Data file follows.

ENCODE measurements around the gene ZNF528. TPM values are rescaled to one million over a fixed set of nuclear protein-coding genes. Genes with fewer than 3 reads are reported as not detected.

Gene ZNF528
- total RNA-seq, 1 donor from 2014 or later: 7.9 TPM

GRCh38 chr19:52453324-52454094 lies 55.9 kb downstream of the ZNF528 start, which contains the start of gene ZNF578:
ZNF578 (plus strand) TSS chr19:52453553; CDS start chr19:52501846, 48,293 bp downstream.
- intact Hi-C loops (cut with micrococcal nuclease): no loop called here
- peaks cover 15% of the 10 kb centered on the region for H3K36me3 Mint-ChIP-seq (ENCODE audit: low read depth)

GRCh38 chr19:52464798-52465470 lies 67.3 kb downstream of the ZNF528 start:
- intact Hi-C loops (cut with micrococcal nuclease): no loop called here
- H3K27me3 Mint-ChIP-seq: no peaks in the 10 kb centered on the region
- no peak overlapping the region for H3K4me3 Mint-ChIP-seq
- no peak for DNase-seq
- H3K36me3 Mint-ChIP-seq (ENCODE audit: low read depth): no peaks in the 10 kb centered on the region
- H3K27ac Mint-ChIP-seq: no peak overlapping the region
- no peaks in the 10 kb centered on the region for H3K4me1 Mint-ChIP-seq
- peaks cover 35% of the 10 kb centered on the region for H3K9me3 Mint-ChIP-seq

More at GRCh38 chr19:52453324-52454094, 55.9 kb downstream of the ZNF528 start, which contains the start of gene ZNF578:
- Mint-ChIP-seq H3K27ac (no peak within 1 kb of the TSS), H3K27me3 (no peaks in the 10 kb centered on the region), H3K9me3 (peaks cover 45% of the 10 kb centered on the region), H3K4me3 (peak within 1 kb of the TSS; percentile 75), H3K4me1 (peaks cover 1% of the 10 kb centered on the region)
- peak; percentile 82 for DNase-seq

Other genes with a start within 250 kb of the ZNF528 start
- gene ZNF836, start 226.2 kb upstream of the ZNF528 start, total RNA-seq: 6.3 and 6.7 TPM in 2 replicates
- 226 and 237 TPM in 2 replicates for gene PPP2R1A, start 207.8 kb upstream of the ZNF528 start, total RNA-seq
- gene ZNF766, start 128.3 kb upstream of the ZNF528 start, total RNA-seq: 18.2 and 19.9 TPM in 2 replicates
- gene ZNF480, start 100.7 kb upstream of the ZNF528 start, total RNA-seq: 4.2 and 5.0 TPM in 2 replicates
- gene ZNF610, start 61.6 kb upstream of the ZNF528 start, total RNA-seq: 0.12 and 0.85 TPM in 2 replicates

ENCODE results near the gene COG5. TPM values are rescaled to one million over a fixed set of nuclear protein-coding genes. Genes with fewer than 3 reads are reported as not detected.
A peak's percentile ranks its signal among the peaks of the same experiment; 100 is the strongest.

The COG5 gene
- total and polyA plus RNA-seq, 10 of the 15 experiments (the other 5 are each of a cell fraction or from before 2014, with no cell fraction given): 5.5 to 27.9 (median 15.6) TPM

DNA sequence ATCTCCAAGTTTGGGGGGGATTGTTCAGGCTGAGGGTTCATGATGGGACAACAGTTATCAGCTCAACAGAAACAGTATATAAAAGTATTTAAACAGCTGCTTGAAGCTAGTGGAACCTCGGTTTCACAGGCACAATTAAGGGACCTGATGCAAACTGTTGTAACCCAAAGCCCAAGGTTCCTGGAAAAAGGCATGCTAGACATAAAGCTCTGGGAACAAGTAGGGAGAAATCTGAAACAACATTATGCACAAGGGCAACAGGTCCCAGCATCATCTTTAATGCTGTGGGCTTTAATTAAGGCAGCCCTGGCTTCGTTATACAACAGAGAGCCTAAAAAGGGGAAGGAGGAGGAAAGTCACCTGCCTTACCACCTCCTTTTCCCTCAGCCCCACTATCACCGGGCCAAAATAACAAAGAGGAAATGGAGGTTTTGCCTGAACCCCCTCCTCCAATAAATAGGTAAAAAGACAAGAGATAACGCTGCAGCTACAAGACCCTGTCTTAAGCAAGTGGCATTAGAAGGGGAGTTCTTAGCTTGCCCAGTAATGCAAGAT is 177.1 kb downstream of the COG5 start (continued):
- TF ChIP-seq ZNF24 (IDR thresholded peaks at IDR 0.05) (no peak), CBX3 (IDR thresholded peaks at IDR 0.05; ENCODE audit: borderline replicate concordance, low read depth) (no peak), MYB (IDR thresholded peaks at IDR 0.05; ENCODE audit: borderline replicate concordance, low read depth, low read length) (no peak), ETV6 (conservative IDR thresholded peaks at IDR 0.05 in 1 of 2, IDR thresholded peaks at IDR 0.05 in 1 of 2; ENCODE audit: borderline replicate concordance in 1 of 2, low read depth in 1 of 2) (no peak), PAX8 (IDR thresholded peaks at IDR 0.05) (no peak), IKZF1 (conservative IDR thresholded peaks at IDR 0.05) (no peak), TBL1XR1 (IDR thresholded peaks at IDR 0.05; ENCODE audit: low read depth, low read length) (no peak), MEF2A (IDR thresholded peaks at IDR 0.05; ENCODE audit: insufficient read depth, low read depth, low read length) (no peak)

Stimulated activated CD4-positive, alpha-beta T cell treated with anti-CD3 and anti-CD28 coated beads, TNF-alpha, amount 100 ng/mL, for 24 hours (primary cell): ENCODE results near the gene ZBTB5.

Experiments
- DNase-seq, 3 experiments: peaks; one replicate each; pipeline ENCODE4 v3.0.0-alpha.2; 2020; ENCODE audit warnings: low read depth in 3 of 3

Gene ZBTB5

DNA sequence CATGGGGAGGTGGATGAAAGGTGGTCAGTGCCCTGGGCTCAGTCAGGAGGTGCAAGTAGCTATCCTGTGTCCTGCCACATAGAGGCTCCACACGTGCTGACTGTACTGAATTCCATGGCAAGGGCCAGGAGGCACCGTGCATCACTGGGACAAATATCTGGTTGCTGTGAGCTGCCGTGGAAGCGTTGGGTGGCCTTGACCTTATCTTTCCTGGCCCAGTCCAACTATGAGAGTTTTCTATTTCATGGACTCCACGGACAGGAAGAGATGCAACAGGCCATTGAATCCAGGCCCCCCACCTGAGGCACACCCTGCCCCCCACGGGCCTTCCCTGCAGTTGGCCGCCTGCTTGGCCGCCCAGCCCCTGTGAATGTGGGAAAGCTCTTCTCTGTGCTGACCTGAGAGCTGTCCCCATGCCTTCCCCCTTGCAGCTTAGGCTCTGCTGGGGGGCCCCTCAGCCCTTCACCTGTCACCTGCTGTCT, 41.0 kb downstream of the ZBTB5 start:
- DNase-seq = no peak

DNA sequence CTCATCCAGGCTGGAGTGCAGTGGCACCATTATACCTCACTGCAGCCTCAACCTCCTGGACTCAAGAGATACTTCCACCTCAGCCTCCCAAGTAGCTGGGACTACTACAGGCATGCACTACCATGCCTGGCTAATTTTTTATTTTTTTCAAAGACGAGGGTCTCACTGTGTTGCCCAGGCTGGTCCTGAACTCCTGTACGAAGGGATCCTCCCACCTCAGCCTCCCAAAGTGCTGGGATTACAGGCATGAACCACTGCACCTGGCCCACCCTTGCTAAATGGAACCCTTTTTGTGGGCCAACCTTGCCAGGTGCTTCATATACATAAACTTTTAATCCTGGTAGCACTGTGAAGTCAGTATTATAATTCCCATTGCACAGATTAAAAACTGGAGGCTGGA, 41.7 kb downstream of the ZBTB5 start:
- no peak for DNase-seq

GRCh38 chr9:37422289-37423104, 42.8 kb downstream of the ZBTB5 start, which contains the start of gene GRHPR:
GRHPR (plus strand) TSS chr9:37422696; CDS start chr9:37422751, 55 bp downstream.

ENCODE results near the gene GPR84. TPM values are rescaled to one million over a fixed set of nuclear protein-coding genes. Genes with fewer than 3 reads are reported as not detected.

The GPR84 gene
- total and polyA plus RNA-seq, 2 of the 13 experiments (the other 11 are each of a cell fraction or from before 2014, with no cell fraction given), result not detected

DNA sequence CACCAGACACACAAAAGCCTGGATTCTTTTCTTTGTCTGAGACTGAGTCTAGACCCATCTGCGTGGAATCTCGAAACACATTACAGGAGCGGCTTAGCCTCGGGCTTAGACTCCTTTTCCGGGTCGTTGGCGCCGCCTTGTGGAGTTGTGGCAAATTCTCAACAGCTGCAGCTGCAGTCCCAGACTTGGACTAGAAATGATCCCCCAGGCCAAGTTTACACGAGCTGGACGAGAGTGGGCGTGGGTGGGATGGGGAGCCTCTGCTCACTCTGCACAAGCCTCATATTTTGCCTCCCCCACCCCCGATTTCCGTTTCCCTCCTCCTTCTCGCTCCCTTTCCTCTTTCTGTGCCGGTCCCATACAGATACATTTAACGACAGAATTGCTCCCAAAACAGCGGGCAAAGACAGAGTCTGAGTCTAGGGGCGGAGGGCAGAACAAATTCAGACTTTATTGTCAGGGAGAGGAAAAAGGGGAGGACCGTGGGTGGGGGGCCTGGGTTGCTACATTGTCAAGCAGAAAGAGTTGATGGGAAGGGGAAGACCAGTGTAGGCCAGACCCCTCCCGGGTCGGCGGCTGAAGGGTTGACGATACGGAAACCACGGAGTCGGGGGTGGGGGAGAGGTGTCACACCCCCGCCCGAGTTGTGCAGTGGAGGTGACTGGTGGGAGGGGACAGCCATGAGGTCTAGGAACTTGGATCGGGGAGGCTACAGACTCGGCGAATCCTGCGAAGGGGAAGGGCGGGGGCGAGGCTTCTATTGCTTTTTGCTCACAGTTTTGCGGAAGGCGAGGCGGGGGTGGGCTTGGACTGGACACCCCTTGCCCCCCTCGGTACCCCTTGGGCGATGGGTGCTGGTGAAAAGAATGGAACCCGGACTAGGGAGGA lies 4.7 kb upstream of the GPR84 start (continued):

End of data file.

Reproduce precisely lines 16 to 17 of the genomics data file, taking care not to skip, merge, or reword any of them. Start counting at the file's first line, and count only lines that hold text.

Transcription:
- peaks cover 35% of the 10 kb centered on the region for H3K9me3 Mint-ChIP-seq

More at GRCh38 chr19:52453324-52454094, 55.9 kb downstream of the ZNF528 start, which contains the start of gene ZNF578: